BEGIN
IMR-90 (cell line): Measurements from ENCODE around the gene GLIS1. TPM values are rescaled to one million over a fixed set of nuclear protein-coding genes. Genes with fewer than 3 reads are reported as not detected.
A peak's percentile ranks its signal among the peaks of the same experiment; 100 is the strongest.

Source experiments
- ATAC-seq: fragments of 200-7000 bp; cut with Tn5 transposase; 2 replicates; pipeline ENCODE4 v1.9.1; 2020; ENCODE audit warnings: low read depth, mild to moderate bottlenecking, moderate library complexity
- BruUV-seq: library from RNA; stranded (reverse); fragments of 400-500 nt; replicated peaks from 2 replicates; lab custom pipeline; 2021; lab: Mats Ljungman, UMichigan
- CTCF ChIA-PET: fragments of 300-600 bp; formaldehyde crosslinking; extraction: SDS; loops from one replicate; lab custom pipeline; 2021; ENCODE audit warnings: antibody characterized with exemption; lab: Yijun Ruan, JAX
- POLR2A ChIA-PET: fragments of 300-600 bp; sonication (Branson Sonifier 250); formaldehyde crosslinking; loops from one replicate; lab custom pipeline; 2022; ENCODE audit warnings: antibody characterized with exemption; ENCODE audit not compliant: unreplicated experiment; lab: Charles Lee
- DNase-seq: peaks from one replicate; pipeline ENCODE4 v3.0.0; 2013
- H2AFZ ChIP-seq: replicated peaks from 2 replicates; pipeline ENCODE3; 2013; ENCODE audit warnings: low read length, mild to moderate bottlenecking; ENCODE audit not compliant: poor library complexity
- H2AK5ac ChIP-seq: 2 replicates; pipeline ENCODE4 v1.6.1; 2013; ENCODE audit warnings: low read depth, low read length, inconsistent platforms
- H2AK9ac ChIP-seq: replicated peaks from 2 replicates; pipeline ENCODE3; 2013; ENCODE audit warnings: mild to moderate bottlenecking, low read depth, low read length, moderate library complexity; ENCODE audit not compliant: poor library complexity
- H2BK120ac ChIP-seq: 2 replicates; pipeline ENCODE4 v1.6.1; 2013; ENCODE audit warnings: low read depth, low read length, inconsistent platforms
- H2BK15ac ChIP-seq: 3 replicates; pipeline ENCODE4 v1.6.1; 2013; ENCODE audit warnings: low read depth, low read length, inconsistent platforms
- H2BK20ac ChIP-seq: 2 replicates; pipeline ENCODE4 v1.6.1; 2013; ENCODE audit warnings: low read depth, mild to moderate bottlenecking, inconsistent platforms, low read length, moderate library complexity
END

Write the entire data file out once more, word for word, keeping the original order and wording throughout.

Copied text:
IMR-90 (cell line): Measurements from ENCODE around the gene GLIS1. TPM values are rescaled to one million over a fixed set of nuclear protein-coding genes. Genes with fewer than 3 reads are reported as not detected.
A peak's percentile ranks its signal among the peaks of the same experiment; 100 is the strongest.

Source experiments
- ATAC-seq: fragments of 200-7000 bp; cut with Tn5 transposase; 2 replicates; pipeline ENCODE4 v1.9.1; 2020; ENCODE audit warnings: low read depth, mild to moderate bottlenecking, moderate library complexity
- BruUV-seq: library from RNA; stranded (reverse); fragments of 400-500 nt; replicated peaks from 2 replicates; lab custom pipeline; 2021; lab: Mats Ljungman, UMichigan
- CTCF ChIA-PET: fragments of 300-600 bp; formaldehyde crosslinking; extraction: SDS; loops from one replicate; lab custom pipeline; 2021; ENCODE audit warnings: antibody characterized with exemption; lab: Yijun Ruan, JAX
- POLR2A ChIA-PET: fragments of 300-600 bp; sonication (Branson Sonifier 250); formaldehyde crosslinking; loops from one replicate; lab custom pipeline; 2022; ENCODE audit warnings: antibody characterized with exemption; ENCODE audit not compliant: unreplicated experiment; lab: Charles Lee
- DNase-seq: peaks from one replicate; pipeline ENCODE4 v3.0.0; 2013
- H2AFZ ChIP-seq: replicated peaks from 2 replicates; pipeline ENCODE3; 2013; ENCODE audit warnings: low read length, mild to moderate bottlenecking; ENCODE audit not compliant: poor library complexity
- H2AK5ac ChIP-seq: 2 replicates; pipeline ENCODE4 v1.6.1; 2013; ENCODE audit warnings: low read depth, low read length, inconsistent platforms
- H2AK9ac ChIP-seq: replicated peaks from 2 replicates; pipeline ENCODE3; 2013; ENCODE audit warnings: mild to moderate bottlenecking, low read depth, low read length, moderate library complexity; ENCODE audit not compliant: poor library complexity
- H2BK120ac ChIP-seq: 2 replicates; pipeline ENCODE4 v1.6.1; 2013; ENCODE audit warnings: low read depth, low read length, inconsistent platforms
- H2BK15ac ChIP-seq: 3 replicates; pipeline ENCODE4 v1.6.1; 2013; ENCODE audit warnings: low read depth, low read length, inconsistent platforms
- H2BK20ac ChIP-seq: 2 replicates; pipeline ENCODE4 v1.6.1; 2013; ENCODE audit warnings: low read depth, mild to moderate bottlenecking, inconsistent platforms, low read length, moderate library complexity